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The latest numbers emerged from the federal government. Although the recession technically ended, someone should tell the rest of America. According to the U.S. Census Bureau’s annual Income, Poverty, and Health Insurance Coverage report for 2010, poverty increased to 15.1 percent in 2010.
A total of 46.2 million people are in poverty, the highest number since the government started tracking poverty in the 1950s. “Income down, poverty up, health insurance coverage down or flat,” said Ron Haskins, a senior fellow at the Brookings Institution, in a statement.
“The news on economic well-being in the U.S. is not good. Worse, children’s poverty increased for the fourth year in a row and at 22 percent is the highest since 1993. Child poverty has been higher than the 2010 level in only three years since the mid-1960s.” Poverty is defined by family size and income.
The federal government considers a family of four with annual earnings of less than $22,314 to be poor. In 2010, 9.2 million families lived in poverty, up from 8.8 million in 2009. Poverty increased among every racial and ethnic group except Asian Americans. The share of white Americans living in poverty grew to 13 percent, up from 12.3 percent in 2009.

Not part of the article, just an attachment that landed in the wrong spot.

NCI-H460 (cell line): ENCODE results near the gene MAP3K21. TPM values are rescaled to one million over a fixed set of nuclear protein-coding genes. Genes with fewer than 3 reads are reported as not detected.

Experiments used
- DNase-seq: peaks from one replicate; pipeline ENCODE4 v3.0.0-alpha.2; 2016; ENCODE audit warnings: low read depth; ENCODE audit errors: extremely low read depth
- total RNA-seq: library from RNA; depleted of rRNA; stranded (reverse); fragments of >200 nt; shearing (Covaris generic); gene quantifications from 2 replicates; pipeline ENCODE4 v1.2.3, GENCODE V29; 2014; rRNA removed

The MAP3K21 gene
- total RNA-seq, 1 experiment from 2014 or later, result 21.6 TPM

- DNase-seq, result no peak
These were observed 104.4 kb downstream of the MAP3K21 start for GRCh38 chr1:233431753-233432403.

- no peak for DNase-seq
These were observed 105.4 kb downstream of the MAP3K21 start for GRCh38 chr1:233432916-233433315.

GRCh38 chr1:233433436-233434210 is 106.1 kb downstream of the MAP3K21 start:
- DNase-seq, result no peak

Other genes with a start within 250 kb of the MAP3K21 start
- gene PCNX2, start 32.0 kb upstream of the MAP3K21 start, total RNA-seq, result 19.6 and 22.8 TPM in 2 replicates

African Americans and Latinos saw similar increases in poverty and remained significantly more likely to be poor than whites. In 2010, black poverty climbed to 27.4 percent from 25.8 percent in 2009, and Latino poverty reached 26.6 percent, up from 25.3 percent in 2009.
The uninsured continues to rise as well. The share of Americans covered by private health insurance continued its decade-long fall. Nearly 50 million Americans lacked health insurance in 2010, an increase of 900,000 from the previous year. The number of Americans who participate in a government health insurance program, however, continued its four-year climb.
Alice O’Connor, a historian at the University of California, Santa Barbara, and author of “Poverty Knowledge: Social Science, Social Policy and the Poor in Twentieth Century U.S. History,” said explanations for rising poverty often focus on the work ethic and personal choices of the poor.
But since the Great Recession, she said, a growing number of Americans have come to understand that the availability of living-wage jobs plays a large role in determining a family’s economic state. Despite that recognition, O’Connor said many still fail to understand the role social policies — such as those that make collective bargaining difficult or tax income from work and investments differently — contribute to increased poverty.
She noted that public health insurance programs for poor children and adults and cash welfare assistance, among other social safety net measures, have seen significant cuts in many cash-strapped states. And many workers — particularly men — are effectively earning less than they did three decades ago, while also lacking access to health insurance and other benefits. ”
What we are looking at today is really the result of decades of eroded protections for workers and just a declining number of good jobs,” said O’Connor.